He scratched the back of his head. “No rope. I heard a rumor, and I wanted to investigate it.”

Cassie picked a strand of her cat's yellow fur off her army green pants and pretended not to notice Will's dimples. “Okay,” she said, bracing herself. “What's the rumor?”

“The word on the street is you have secret coffee hidden somewhere.”

Cassie's mouth dropped open. “Where did you hear that?”

Will leaned his arm on the doorframe. “I have my sources, and I smell the distinct scent of gourmet coffee brewing.”

She crossed one hiking boot over the other. “There's coffee for everyone in the cafeteria on the table with the juice and water. Anyone is welcome to it.”

Will smiled a toothy grin and leaned in toward her. He smelled like soap and mint mouthwash. “I tested that coffee, and it's not the good stuff. I think the legend of the secret coffee is true, but you're hiding it.”

Cassie averted her eyes from his gaze. “What makes you think I have anything to hide?”

“Maybe you don't trust me with your special coffee.”

Beth's head popped through the door beside Will's shoulder. “Hey, guys. Am I interrupting?”

“No. Will was going to get coffee from our wonderful drink table.”

“Actually, we have some great coffee in my office,” Beth said, pointing to her office door. “Right through there. Help yourself.”

Will put his hand on Beth's shoulder but never took his eyes from Cassie. “Thank you. I'll do that.”


The tiny concession stand made the July afternoon feel even hotter. Cassie ripped open a box of candy. During break time, campers swam, hiked, or took part in the most popular activity—hanging out in front of the snack bar to flirt. Seeing the campers try to grow up too fast frustrated Cassie. The girls wore too much makeup, and the boys competed for their attention. Cassie wanted them to focus on Bible studies, prayer time, and making friends, but she couldn't do anything but keep a close eye on them.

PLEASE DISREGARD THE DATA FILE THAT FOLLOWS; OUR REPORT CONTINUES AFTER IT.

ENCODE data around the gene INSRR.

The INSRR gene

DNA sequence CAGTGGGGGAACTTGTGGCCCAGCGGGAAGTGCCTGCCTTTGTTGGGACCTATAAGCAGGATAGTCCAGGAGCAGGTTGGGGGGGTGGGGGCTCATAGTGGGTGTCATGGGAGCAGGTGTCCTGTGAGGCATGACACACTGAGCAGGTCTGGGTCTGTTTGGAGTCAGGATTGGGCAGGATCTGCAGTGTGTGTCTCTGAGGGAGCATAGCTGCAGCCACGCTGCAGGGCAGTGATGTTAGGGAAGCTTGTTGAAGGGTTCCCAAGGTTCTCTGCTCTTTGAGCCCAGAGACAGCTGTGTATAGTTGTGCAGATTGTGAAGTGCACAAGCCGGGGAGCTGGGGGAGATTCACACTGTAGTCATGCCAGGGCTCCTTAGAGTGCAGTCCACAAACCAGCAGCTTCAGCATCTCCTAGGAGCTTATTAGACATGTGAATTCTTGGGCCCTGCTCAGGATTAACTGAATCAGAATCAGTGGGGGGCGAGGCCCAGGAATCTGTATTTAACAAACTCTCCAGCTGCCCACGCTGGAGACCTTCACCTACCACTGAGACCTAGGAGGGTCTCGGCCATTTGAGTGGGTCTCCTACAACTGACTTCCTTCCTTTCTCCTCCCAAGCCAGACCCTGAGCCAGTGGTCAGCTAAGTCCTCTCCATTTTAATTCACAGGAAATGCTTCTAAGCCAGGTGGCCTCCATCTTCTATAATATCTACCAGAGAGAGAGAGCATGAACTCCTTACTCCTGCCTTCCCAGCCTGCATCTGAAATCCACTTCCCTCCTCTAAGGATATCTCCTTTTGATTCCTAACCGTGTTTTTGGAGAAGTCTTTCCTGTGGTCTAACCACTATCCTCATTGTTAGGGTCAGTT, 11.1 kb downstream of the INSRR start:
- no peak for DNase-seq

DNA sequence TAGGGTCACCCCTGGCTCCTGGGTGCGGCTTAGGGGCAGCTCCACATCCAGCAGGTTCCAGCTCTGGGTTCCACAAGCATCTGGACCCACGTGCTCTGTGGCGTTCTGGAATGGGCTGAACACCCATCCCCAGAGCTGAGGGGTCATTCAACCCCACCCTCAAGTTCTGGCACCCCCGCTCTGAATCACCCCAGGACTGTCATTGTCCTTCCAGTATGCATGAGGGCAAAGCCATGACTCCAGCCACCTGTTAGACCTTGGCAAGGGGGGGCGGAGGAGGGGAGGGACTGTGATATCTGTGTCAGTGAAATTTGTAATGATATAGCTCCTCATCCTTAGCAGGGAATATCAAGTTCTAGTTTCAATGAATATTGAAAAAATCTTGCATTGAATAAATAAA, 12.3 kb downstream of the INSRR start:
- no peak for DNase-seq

Cassie and Beth gathered their most useful information behind the bar while taking money and handing out sweets. If the campers noticed the adults a few feet away, they must have assumed they were there only to provide sour straws and giant pickles.

Cassie warned the counselors about plans for sneaking out of the cabins, and she often thwarted young hand-holding couples from wandering into the woods out of the watchful eye of the leaders.

Cassie unloaded a case of sodas into the refrigerator. “Why did you give Will our coffee?” she asked Beth.

Beth took a roll of gray tape from the top of the old refrigerator. “Have you ever heard the saying ‘Keep your friends close and your enemies closer'?”

“I guess you're right.” Cassie wiped the back of her hand across her forehead.

Beth bit a piece of tape off with her teeth and stuck it to the falling corner of a piece of poster board that listed snack prices. “But I have to say, he is charming. He complimented my french bread at lunch.”

Cassie dusted the rough counter with a damp rag. “Are you sure you're not interested in him?”

“No. Why?” Beth asked. “You don't like him, do you?”

Cassie kept wiping. “He probably spends more time and money on his looks than I do.”

Of course, that wasn't saying much. Today her hair was in its usual ponytail, and she was wearing one of her many pairs of cargo pants. She didn't know how any woman could go through an entire workday without pockets. But that morning she had put on a white V-neck top instead of her usual camp T-shirt.

Beth put the last few Kit Kats into a box. “I sure could use one of these right now.”

Cassie wanted one, too, but it would be cruel to eat it in front of Beth. Beth hated exercise but constantly began and ended the latest fad diet. It was grapefruit one week, only bacon and eggs the next, and once she went a week and a half eating only cabbage soup. Cassie envied her friend's curves. Beth had hips and a butt, and her shirts fit just right. Cassie was built like her mother, naturally petite and thin, and way too boyish.

The bell in the yard clanged, and a group of girls in chandelier earrings and pink fingernails made their way to the snack bar. Cassie asked the girl with a short, spiky haircut which flavor of sucker she wanted, keeping her eyes on Will, who moved toward them, talking to another counselor. Her stomach tightened, but she put on a smile.

BOOK: Canyon Walls
4.81Mb size Format: txt, pdf, ePub